Due to rain, the panel was held on August 16, 2020, virtually, by webinar.

PRESENT TENSE: BLACK LIVES MATTER(ED) was sponsored by Sag Harbor Partnership and Kenbe Foundation, with additional support from L+W Market, Harbor Market, Honest Man Restaurant, and The East Hampton Star.

In case you missed it, the panel is available online on our YouTube channel: CLICK HERE



On Sunday, August 23rd, we held our first on-site program in the garden of The Church. It was a panel discussion to celebrate the release of the book Skolnick Architecture + Design Partnership: Public/ Private by Pointed Leaf Press. Since 1980, the New York City-based integrated design firm has specialized in architecture, exhibition design, interpretation, master planning and graphic design. Their monograph was designed in a unique double-sided format with a two-cover format in order to give context to the studio’s extensive work in both the public and private sectors.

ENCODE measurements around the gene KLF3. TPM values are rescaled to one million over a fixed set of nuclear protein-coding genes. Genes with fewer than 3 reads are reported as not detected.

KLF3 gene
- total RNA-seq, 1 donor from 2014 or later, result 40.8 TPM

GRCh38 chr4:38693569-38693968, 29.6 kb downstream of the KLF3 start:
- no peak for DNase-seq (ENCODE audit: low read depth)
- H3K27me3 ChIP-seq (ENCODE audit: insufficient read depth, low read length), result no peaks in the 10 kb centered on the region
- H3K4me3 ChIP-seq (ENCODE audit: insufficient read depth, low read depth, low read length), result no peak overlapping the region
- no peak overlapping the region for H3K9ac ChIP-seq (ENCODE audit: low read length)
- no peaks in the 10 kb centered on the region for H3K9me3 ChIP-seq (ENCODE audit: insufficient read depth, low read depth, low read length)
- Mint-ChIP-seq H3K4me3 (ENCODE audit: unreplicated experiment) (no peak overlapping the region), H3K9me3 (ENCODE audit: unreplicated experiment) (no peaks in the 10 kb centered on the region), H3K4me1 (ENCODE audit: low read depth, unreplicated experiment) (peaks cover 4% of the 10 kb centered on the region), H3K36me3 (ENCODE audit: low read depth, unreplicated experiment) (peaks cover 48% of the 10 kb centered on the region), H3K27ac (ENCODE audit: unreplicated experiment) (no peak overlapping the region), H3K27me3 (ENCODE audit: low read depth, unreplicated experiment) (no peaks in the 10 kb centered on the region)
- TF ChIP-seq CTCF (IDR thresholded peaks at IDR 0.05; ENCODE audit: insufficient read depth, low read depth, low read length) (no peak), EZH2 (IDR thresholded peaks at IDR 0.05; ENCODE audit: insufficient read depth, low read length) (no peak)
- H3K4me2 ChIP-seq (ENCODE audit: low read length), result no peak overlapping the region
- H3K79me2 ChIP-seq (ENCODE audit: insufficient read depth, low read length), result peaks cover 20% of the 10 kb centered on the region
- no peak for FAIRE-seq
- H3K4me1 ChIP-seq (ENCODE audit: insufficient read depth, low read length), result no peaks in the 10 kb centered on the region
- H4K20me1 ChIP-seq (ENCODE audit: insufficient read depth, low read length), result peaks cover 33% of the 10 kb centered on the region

Founding partner Lee Skolnick headed up the panel along with his partners, Paul Alter and Jo Ann Secor. They talked about how the manner in which they work together over the last 30 years has evolved, as well as their perception of their profession. Technology has been a huge influence and it was particularly interesting to hear them discuss how a younger generation of architects use it and see differently because of it. They also mentioned how the Covid-19 pandemic has changed their work, and how it will drives future changes in architecture as a whole. During lock-down their entire office, that was spread across the country and the world, came together to brainstorm and experiment with different ideas and forms of public housing. It started as a playful way of working together but has delivered fruitful ideas that they believe will be useful to their work in the future.